McKinsey reports that insurers using advanced data analytics can see their loss ratios improve from 3% to 5%, their business premiums increase by 10% to 15%, and customer retention in profitable segments jumps from 5% to 10%.

With the proliferation of so much data now at their fingertips, insurers have a great opportunity to create an insurance value chain that provides consumers with more personalized products, helping to not only attract new customers but also retain existing ones. they may have evolving needs. With data-driven analytics, insurers can use predictive analytics to help predict events and gain actionable insights designed to engage customers at the right time and through the right channel.

Predictive analytics also play a big role in helping insurers identify various instances of fraud before they happen, or even take retrospective action to take corrective action. The Coalition Against Insurance Fraud estimates that insurance fraud steals at least $308.6 billion each year from American consumers!

Finally, with the ever-increasing digitization of our world, insurers must continue to accelerate their internal processes or workflows to ensure customer satisfaction. Access to real-time data that is seamlessly integrated into insurer workflows simplifies and speeds up the underwriting and claims processes, and consumers are more willing than ever to share their data in exchange for lower premiums.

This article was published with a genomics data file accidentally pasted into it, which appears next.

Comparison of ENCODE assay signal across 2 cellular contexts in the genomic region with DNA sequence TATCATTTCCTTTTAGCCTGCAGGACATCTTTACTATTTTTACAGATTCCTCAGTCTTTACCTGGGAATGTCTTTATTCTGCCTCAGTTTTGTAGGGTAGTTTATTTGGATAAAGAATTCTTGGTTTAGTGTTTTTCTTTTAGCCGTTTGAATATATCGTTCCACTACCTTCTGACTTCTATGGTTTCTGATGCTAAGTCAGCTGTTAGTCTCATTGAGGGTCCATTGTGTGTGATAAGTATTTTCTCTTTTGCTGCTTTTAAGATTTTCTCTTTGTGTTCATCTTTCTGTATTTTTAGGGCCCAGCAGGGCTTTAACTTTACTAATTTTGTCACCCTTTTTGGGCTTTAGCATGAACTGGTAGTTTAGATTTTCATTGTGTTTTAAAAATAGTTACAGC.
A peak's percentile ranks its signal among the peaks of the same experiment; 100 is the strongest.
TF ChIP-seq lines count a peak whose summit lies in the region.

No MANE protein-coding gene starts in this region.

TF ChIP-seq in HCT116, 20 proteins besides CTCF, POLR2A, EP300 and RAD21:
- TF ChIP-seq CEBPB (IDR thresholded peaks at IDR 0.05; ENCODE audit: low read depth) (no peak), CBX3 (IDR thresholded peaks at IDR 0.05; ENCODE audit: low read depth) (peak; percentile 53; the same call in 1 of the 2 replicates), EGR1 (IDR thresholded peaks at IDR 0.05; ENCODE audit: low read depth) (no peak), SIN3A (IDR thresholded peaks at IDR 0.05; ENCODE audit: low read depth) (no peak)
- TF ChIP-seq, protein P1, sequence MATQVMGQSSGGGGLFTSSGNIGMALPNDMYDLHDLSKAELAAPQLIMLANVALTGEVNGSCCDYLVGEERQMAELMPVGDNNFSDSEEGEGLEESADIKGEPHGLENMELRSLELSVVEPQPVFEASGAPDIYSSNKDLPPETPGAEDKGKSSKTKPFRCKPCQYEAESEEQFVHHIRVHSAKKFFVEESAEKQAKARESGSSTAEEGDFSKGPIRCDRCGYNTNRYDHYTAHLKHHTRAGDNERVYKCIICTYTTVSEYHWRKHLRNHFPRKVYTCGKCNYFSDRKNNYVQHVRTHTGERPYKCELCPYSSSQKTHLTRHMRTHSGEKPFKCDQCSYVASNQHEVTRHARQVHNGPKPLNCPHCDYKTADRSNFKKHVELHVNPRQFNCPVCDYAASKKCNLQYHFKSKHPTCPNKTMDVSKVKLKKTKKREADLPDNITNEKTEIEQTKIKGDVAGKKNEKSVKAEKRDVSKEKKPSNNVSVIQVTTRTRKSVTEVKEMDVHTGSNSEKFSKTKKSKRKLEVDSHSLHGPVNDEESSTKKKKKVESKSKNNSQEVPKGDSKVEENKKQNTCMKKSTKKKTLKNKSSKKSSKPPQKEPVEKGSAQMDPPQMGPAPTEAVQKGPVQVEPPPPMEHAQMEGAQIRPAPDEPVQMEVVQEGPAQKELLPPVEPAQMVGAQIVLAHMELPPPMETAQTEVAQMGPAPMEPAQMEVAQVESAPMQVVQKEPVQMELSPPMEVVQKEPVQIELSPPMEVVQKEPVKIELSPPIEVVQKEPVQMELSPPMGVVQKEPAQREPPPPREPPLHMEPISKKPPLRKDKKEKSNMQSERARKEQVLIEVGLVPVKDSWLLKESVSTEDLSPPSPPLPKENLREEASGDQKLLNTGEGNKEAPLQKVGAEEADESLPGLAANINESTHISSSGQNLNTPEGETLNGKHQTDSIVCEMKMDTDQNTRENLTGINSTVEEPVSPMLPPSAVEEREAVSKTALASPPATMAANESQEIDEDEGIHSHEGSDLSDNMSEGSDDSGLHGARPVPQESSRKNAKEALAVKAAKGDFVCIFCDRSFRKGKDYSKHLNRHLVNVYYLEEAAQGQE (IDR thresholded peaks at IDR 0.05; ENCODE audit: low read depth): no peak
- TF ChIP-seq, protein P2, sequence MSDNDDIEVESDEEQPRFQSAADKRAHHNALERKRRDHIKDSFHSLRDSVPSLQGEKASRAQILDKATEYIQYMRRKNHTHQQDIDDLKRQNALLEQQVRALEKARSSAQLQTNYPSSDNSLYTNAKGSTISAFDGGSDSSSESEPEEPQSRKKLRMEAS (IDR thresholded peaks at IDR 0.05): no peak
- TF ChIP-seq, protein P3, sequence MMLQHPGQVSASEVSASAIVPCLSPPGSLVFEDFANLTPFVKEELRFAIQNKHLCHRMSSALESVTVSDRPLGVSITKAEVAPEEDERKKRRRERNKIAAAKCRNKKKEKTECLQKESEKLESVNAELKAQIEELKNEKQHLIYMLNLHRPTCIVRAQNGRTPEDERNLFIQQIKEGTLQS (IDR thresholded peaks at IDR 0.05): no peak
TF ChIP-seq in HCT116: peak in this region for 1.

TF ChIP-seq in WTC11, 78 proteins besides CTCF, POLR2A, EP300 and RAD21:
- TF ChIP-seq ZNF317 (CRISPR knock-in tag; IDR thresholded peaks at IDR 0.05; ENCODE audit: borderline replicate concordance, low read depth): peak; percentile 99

So, with so many changes and opportunities right before our eyes, insurers have important decisions to make. In our conversations with them about how best to use data across the insurance workflow and customer continuum—from point to point of claim—many ask the same question: What is your recommendation for how to implement these new solutions? Do I use what I already have and continue to incorporate new data into my current workflows? Start completely from scratch? How will artificial intelligence change the game? Finally, how do I articulate a continuous loop of knowledge from the beginning of the customer relationship all the way through the claims event to better understand my customer’s needs?

Because one thing is certain. We now live in a self-service world and consumers expect highly personalized and efficient engagements with insurers. Many insurers often fail to realize that their own onboarding processes will always be benchmarked against the best user experience. Unfortunately, this shift in thinking isn’t always a simple paradigm shift for insurers who have been doing things the same way for decades, and those who don’t use data properly and adapt to our “new normal” will almost certainly out of competition.

There is no turning back

All of us in the insurance industry stepped into the bigger picture at a time when the industry needed it most, and learned that there is no going back. Taking a broader view of the market is integral to truly understanding the health of insurers’ businesses and what their customers need most… and seeing the bigger questions that surround it.

Bill Madison is CEO of LexisNexis Risk Solutions’ insurance segment. He is responsible for all auto, home, life and commercial insurance businesses, including underwriting solutions, claims and analytics, for the US and international markets. Contact him at [email protected].